they are young, they have to do something. what do you except?
"bread and circuses" still works, it is politicians 1+1 since Roman times that there will be trouble if you cut the bread or the circus.
in the meantime even the BBC can no longer ignore what is being done to Libyans
Cameron is a criminal who should go.

Posted by: somebody | Aug 11 2011 5:08 utc | 20

As usual, Craig Murray offers an independent view. One should read the comments and CM's subsequent posts as well.

Posted by: Hannah K. O'Luthon | Aug 11 2011 7:41 utc | 21

i guess cameron could say,

"look ...we got ourselves into these messes with the americans and the israelis, we're throwing money down ratholes in these wars, and the wars are driving up the price of oil, which hurts us since we've become oil importers...

"...not only that, but the cream of our society has risen and turned to scum, and their looting activities are enabled by corrupt laws and lawmakers, and further enabled by corrupt enforcement and justice systems.

"those corrupt people installed me into this office, i have to serve them, so you people either sit down and shut up, or we will lock you up or kill you, because we got the guns, and you dont.

"...because as the oil continues to deplete, it's only gonna get worse, that i guaran-goddamn-tee you."

"...and that's how it's gonna be so long as we fat people are given such marvelous opportunities to get fatter, and are serving foreign masters whose basic moral belief is "might makes right"... because that's our basic belief, too, and besides all that, we need more loot so we can defend our fat selves from the likes of you.

"thank you, and goodnight."

given the fat people's history, it's probable that they staged atrocities to discredit the protestors.

Posted by: groundresonance | Aug 11 2011 9:51 utc | 22

Gleaned at HKO's link - and better than most of the hobbyhorse-driven pieties:

Posted by: rjj | Aug 11 2011 13:02 utc | 23

What I see - aside from the ‘model’ argument presented in b’s post, which is very apt in view of Cameron’s speech - btw how is he going to inculcate values? what ignorance - is, first, and on the surface, the failure of law and order, which btw is traditional in England. That is only a proximate cause, but how it failed is the first thing that needs to be tackled. I have posted a little about it previous. There is no point in waffling on about youth centers closing or young ppl’s joblessness as there is no direct, clear link between unemployment and rioting/looting. (See e.g. Spain. Or CH, where we have looters who earn 5K a month. In fact, the poor don’t loot. or Scotland, mentioned above.) That runs counter to many’s intuitions, but those intuitions rest on a quasi-Victorian attitude - keep the yobs busy playing football and with a low pay etc. etc. and we’ll have no aggro!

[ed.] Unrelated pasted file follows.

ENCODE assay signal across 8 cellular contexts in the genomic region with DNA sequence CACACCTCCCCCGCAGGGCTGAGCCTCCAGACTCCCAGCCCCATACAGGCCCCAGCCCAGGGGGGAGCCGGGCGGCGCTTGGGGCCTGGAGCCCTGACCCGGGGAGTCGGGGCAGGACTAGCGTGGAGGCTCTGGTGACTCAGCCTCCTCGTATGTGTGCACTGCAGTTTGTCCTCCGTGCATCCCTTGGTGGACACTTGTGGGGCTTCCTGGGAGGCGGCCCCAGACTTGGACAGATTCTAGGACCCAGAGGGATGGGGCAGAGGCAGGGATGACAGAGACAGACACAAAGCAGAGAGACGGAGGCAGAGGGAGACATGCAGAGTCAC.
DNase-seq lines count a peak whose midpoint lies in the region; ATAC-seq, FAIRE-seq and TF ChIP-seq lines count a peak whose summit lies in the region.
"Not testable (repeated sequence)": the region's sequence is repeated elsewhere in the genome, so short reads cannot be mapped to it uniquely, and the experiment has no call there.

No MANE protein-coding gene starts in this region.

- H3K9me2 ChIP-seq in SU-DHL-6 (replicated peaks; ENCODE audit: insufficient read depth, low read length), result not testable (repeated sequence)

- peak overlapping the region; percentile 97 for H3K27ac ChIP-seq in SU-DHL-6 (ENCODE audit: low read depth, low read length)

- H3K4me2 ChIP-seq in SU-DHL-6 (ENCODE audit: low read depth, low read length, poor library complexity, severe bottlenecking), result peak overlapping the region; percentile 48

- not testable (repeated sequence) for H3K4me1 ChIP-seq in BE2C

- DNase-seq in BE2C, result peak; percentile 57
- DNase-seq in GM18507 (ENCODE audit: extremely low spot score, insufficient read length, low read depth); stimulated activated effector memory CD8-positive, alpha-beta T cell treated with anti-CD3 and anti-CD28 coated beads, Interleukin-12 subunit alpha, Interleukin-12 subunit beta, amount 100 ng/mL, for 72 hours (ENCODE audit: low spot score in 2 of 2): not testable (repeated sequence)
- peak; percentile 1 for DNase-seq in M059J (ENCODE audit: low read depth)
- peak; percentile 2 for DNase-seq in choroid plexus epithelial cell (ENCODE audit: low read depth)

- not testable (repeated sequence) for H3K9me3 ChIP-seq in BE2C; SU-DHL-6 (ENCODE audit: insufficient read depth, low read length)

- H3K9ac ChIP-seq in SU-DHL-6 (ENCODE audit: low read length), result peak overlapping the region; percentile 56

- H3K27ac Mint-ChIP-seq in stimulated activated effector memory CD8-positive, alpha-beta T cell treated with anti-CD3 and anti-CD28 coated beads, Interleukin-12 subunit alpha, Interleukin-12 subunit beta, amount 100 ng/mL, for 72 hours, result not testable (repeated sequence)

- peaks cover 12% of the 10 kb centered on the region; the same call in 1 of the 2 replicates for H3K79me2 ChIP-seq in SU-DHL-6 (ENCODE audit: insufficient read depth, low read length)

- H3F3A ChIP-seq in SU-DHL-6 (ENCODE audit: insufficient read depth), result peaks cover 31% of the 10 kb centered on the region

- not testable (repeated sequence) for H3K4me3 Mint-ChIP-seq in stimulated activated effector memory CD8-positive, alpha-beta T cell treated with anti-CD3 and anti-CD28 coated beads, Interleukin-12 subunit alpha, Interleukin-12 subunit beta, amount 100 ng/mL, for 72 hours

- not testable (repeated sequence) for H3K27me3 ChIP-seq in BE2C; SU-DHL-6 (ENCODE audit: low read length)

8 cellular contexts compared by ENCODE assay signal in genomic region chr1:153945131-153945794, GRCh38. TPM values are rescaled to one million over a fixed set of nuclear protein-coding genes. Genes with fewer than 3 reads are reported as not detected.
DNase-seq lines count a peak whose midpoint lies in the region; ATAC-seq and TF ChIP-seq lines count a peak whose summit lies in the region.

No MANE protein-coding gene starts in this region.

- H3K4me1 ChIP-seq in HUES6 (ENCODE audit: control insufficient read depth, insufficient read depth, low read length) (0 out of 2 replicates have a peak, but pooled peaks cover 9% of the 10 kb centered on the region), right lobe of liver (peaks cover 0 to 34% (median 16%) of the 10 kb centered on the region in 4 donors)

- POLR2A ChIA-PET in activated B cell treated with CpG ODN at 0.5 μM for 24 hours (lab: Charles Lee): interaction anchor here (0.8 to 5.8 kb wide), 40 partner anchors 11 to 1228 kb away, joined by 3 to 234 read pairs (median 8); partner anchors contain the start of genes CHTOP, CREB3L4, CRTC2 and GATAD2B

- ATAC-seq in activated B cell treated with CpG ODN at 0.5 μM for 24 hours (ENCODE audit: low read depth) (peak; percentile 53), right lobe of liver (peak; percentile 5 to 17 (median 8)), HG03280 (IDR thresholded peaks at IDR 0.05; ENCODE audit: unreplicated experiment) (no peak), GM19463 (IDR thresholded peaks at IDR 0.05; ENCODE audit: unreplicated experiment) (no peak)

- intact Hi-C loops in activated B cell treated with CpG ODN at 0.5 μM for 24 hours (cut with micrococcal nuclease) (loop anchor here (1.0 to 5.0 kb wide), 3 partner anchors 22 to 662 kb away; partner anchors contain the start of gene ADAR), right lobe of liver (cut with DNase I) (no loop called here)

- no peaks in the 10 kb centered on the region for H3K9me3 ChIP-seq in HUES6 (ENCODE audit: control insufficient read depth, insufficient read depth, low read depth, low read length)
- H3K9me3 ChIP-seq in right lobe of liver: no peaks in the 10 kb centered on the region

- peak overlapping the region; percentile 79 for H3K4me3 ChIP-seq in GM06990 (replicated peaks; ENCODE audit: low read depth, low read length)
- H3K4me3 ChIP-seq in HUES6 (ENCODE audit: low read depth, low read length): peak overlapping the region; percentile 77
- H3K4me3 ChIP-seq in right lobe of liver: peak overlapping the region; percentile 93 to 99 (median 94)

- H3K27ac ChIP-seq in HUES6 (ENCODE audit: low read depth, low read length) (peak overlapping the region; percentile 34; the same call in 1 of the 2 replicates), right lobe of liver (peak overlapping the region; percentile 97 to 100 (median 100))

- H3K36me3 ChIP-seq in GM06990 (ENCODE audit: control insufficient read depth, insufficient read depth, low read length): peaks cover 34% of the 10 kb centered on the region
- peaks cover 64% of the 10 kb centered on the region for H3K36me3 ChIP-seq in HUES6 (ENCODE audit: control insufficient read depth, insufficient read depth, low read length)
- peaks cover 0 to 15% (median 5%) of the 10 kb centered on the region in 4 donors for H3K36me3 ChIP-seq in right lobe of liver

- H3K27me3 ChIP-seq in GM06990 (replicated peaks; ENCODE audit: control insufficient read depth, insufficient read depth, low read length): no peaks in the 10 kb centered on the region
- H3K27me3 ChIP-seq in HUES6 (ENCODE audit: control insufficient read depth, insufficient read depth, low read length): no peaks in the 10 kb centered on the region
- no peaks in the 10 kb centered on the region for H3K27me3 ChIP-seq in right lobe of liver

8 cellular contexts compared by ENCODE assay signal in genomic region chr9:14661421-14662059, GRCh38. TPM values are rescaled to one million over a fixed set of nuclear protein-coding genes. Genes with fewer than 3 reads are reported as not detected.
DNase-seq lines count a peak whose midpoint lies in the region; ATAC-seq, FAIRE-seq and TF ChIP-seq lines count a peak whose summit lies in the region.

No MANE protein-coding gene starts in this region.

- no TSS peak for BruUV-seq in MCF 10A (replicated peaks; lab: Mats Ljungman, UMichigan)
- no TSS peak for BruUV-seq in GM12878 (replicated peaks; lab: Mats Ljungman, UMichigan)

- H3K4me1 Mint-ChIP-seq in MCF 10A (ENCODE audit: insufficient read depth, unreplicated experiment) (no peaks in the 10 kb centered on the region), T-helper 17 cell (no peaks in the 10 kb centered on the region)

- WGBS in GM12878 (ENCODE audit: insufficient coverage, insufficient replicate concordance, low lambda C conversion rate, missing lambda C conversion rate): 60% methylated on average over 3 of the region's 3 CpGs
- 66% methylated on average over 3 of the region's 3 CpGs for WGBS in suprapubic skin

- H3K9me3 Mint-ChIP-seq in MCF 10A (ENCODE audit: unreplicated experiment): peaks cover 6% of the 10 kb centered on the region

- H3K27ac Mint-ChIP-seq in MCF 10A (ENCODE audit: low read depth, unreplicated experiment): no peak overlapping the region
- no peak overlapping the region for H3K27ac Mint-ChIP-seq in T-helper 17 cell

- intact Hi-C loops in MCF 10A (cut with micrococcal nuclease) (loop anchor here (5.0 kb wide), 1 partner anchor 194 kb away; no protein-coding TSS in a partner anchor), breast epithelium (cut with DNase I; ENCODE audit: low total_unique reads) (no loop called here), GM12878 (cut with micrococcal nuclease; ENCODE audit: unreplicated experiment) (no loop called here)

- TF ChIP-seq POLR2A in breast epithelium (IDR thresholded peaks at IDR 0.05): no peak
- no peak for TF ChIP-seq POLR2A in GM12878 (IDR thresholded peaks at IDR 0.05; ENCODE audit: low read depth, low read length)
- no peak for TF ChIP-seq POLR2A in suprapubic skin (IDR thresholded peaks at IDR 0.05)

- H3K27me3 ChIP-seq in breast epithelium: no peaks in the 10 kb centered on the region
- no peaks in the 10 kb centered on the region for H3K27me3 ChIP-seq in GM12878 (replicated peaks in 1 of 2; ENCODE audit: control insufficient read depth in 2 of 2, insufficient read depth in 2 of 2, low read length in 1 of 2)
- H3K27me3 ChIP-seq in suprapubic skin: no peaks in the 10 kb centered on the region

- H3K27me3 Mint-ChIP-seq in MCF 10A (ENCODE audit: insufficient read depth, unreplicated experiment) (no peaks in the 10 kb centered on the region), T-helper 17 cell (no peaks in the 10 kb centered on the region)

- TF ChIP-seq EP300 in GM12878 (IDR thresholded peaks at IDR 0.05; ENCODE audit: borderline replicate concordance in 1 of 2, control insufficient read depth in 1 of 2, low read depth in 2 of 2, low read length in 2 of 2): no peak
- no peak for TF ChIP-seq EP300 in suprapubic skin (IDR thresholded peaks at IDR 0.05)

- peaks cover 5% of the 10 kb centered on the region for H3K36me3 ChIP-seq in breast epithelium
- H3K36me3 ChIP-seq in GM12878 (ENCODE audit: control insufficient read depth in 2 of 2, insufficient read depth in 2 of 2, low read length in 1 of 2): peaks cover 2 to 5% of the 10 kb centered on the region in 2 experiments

In an individualistic society geared to success thru consumption, possessions, appearance, all of which rate one socially, be it in the local gang or on a housing estate, or in the semi-wealthy suburbs, ppl simply use different methods to ‘get theirs’, echoing b’s post again - and the younger male lower lot’s methods are destructive, disruptive, violent. Others use prostitution; petty scams, theft, burglary, etc. that are never uncovered; blackmail is frequent as well. People are supposed to ardently desire gadgets and status symbols and to work quietly for low pay struggling to realize the dream. Those who cannot or refuse for whatever reason will react in various ways, in different political/ideological and sociological landscapes. They may check out (not possible in England, compare to the US), leave (difficult), marry in, join the authority, or turn to crime, and will explode when it appears that some opportunity (unrest, etc.) presents itself.

England has a very ‘liberal’ economy on the surface - favoring the powerful and rich, etc. etc. - it is even a matter of pride - but at the same has a very heavy state apparatus. These tend to clash... ok that was long enough, not developed, another day.

Posted by: Noirette | Aug 11 2011 16:04 utc | 24

Re: HKO's Craig Murray link @ 21 ... Murray raised some worthwhile points in condemning the worst excesses of the looters.